Eighteen months ago, a 21-year-old Fijian who had caught the eye in New Zealand rugby since his move to the country as a teenager, decided to up sticks to Ireland.

"I am really pleased to be signing for Connacht next season," Sevu Reece said in May 2018 after confirming his decision to depart Waikato.

"Connacht is a proud club with a passionate support and I am looking forward to meeting the fans and my new team-mates when I arrive there at the end of my season with Waikato."

Reece, of course, would never arrive at the Sportsground.

A Hamilton District Court heard evidence Reece had dragged his girlfriend to the ground during a drunken argument on a night out in the North Island city the previous July, causing her to suffer facial injuries and bruises to her knee and waist.

He was fined NZ$750 (€500) and discharged without conviction for assault, but the proposed move was swiftly cancelled.

"For us, it was the right decision," IRFU CEO Philip Browne said at the time. "At the end of the day, we have values and you either stand by your values or you don't."

Earlier in the year the IRFU had revoked the contracts of Paddy Jackson and Stuart Olding following their acquittal on rape charges in March. The Irish union had set standards in terms of what they expected from playing staff and Reece was no longer welcome in Galway. 

The bar was seemingly not set as high in New Zealand.

After a blistering introduction to Super Rugby, Steve Hansen could not ignore the potential, but the former policeman did face criticism for selecting Reece in the wake of the domestic abuse charge.

"To simplify it a little bit, there's usually two types of domestic violence," Hansen said, striking an unusually philosophical tone. 

"One where you've got a control freak, male or female, or two, you've got a frustrated male or female, and they strike out. And that's two different types of people.

"So when you look at this particular case, rather than asking the question 'why has rugby brought Sev in and looked after him?', the question I'd ask is 'what would happen if we didn't?'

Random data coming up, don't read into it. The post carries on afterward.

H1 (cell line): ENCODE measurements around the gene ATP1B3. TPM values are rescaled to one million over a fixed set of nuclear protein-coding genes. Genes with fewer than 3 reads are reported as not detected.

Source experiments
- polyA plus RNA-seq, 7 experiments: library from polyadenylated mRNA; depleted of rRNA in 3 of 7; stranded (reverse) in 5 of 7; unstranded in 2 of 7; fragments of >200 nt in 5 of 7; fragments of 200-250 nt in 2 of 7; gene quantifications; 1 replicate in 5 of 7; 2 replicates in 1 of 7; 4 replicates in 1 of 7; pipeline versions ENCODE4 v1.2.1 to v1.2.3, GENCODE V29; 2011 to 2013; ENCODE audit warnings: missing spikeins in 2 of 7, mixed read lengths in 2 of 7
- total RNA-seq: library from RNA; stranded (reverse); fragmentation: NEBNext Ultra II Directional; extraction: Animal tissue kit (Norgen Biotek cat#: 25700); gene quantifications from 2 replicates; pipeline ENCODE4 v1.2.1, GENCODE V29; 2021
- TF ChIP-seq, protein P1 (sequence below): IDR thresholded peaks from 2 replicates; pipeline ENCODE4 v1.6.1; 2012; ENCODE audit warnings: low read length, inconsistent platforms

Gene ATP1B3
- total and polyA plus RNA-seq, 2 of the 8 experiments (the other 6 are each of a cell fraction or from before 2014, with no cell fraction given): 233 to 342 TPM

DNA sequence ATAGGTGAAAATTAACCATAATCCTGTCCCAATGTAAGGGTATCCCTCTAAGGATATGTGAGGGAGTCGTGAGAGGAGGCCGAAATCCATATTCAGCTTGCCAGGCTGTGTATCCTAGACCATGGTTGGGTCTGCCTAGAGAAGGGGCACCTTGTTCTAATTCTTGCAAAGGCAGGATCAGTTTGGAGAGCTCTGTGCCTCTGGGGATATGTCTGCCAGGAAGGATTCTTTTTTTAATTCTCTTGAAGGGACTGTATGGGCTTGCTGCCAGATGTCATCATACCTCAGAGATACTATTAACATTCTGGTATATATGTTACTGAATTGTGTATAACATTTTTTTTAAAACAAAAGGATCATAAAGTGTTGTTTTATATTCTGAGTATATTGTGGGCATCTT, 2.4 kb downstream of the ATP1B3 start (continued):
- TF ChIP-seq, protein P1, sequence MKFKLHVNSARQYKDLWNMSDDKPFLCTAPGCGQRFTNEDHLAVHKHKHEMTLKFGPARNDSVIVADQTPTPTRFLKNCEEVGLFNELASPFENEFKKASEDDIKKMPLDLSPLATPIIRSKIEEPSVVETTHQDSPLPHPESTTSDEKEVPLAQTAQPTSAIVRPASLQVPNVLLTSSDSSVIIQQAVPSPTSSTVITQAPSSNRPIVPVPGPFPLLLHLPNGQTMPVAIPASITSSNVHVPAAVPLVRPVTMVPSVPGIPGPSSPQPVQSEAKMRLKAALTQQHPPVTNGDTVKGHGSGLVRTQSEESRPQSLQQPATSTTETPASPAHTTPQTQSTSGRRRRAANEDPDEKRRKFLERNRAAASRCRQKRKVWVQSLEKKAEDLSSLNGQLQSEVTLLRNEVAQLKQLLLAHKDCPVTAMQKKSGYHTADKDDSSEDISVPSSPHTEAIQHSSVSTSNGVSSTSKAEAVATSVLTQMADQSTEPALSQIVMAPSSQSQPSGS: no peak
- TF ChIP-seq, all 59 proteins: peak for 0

By any stretch, Reece's upward trajectory in 2019 has been eye-catching.

Initially called into the Crusaders squad as cover, the career-ending injury to Israel Dagg offered him an opportunity that he took with both hands.

While the move abroad failed to materialise, an Irish influence has been crucial in his playing development at the Christchurch-based franchise.

By March of this year he had yet to yet to play Super Rugby, never mind don the All Blacks jersey, but Ronan O'Gara in his time at Crusaders was able to round the edges of the talented back.

"He’s a very different coach to work with, he changed a lot about the way I defend and stuff, which has helped me a lot in Super Rugby this year and also at Test level too," said Reece last month.

Four months after his Crusaders debut, Reece finished the season as the top try scorer in Super Rugby with a winner's medal to boot.

With just three caps to his name when Hansen plumped for him in the World Cup squad – only flanker Luke Jacobson and prop Atu Moli were more inexperienced – the head coach has shown his faith in the speed merchant, handing him starts on the wing against South Africa and Namibia - against whom he picked off two tries - before the final pool outing against Italy fell foul of Super Typhoon Hagibis.

Whoever loses is on the plane home the next day and that drives you even more

"I can’t find the words to describe the emotions that I’m having now. I’m really grateful and blessed," Reece says of his journey to a World Cup quarter-final.

"I’ll try and treat it like just any other game, but at the same time, it’s knock-out. Whoever loses is on the plane home the next day and that drives you even more."

He is now part of one of the most inexperienced New Zealand backlines Ireland will ever have faced. With two-time World Player of the Year Beauden Barrett stationed at full-back, it means 14-cap Richie Mo’unga will pull the strings at 10.

Reece and fellow winger George Bridge boast 12 caps between them, while Saturday will bring to a dozen the amount of times outside centre Jack Goodhue has turned out for the world champions.

What threat does Reece expect from Ireland this Saturday in Tokyo Stadium?

"They kick a lot," he says. "This week in training we have had a few high balls under our belts, myself and Bridgey [winger George Bridge], and the other backs as well.

"Come Saturday there are no excuses for anything."

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Follow Ireland v New Zealand on Saturday 19 October (kick-off 11.15am) via the live blog on RTÉ.ie/Sport and the News Now App, watch live on RTÉ2 or listen to live match commentary on RTÉ Radio 1.